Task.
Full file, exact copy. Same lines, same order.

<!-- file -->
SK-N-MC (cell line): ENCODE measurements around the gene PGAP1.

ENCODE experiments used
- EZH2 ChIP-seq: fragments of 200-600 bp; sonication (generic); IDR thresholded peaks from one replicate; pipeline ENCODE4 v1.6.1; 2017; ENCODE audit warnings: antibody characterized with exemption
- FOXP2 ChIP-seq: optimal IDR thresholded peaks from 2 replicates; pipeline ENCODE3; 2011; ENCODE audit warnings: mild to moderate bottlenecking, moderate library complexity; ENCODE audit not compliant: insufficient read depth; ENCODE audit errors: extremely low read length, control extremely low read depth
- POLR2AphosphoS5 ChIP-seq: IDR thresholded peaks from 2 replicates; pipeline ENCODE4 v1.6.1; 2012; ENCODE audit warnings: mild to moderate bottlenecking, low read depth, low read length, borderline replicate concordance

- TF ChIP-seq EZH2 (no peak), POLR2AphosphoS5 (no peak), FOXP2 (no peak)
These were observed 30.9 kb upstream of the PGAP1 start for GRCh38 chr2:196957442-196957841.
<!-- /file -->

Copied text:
SK-N-MC (cell line): ENCODE measurements around the gene PGAP1.

ENCODE experiments used
- EZH2 ChIP-seq: fragments of 200-600 bp; sonication (generic); IDR thresholded peaks from one replicate; pipeline ENCODE4 v1.6.1; 2017; ENCODE audit warnings: antibody characterized with exemption
- FOXP2 ChIP-seq: optimal IDR thresholded peaks from 2 replicates; pipeline ENCODE3; 2011; ENCODE audit warnings: mild to moderate bottlenecking, moderate library complexity; ENCODE audit not compliant: insufficient read depth; ENCODE audit errors: extremely low read length, control extremely low read depth
- POLR2AphosphoS5 ChIP-seq: IDR thresholded peaks from 2 replicates; pipeline ENCODE4 v1.6.1; 2012; ENCODE audit warnings: mild to moderate bottlenecking, low read depth, low read length, borderline replicate concordance

- TF ChIP-seq EZH2 (no peak), POLR2AphosphoS5 (no peak), FOXP2 (no peak)
These were observed 30.9 kb upstream of the PGAP1 start for GRCh38 chr2:196957442-196957841.